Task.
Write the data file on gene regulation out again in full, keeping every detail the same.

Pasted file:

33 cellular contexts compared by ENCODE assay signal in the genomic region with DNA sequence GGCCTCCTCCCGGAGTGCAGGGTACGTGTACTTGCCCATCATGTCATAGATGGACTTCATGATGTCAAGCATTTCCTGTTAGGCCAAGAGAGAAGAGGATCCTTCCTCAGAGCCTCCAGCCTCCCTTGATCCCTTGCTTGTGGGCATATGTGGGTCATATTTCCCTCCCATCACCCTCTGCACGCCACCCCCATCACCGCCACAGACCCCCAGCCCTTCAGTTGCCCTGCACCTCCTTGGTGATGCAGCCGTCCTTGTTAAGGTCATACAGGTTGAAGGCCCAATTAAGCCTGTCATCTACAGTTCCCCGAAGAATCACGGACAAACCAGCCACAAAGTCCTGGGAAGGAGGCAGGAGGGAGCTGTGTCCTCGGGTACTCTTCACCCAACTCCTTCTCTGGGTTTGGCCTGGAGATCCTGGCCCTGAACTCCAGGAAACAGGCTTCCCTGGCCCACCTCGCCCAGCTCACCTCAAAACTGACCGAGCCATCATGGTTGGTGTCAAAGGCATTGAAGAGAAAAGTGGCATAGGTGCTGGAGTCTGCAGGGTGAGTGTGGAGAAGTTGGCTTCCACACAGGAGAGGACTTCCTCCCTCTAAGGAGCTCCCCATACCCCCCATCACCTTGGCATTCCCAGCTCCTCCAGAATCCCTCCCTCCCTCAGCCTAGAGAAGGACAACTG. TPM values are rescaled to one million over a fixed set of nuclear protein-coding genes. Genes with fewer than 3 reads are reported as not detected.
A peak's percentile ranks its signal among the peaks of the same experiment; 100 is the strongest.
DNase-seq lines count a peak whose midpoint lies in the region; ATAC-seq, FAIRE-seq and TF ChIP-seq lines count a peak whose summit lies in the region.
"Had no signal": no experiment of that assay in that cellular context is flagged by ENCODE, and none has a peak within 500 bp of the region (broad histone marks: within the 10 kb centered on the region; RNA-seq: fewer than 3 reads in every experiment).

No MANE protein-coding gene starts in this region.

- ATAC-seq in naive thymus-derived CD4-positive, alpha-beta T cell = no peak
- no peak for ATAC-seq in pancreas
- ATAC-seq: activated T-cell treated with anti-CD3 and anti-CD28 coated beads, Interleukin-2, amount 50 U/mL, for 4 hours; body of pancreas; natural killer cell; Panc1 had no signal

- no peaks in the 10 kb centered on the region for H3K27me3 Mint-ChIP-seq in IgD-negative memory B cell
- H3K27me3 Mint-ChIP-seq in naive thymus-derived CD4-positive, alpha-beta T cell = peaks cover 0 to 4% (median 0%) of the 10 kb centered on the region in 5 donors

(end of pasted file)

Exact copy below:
33 cellular contexts compared by ENCODE assay signal in the genomic region with DNA sequence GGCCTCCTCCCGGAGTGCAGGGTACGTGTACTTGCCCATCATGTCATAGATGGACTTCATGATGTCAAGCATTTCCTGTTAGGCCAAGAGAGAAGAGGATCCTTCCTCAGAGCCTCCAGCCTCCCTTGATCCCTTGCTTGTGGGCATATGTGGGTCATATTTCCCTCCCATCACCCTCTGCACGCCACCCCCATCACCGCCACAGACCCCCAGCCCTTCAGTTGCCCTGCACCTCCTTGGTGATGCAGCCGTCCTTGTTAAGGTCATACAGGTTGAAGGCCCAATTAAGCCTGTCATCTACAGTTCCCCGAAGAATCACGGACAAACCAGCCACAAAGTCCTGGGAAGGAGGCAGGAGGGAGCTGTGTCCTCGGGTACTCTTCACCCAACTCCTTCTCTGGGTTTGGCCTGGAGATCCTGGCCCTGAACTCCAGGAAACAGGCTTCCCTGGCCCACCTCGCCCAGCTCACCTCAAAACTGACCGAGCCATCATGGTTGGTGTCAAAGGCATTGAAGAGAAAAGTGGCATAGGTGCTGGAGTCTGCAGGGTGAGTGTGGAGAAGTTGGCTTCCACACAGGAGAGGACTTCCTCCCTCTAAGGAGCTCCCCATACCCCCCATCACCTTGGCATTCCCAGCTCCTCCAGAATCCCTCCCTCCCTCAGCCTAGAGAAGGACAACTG. TPM values are rescaled to one million over a fixed set of nuclear protein-coding genes. Genes with fewer than 3 reads are reported as not detected.
A peak's percentile ranks its signal among the peaks of the same experiment; 100 is the strongest.
DNase-seq lines count a peak whose midpoint lies in the region; ATAC-seq, FAIRE-seq and TF ChIP-seq lines count a peak whose summit lies in the region.
"Had no signal": no experiment of that assay in that cellular context is flagged by ENCODE, and none has a peak within 500 bp of the region (broad histone marks: within the 10 kb centered on the region; RNA-seq: fewer than 3 reads in every experiment).

No MANE protein-coding gene starts in this region.

- ATAC-seq in naive thymus-derived CD4-positive, alpha-beta T cell = no peak
- no peak for ATAC-seq in pancreas
- ATAC-seq: activated T-cell treated with anti-CD3 and anti-CD28 coated beads, Interleukin-2, amount 50 U/mL, for 4 hours; body of pancreas; natural killer cell; Panc1 had no signal

- no peaks in the 10 kb centered on the region for H3K27me3 Mint-ChIP-seq in IgD-negative memory B cell
- H3K27me3 Mint-ChIP-seq in naive thymus-derived CD4-positive, alpha-beta T cell = peaks cover 0 to 4% (median 0%) of the 10 kb centered on the region in 5 donors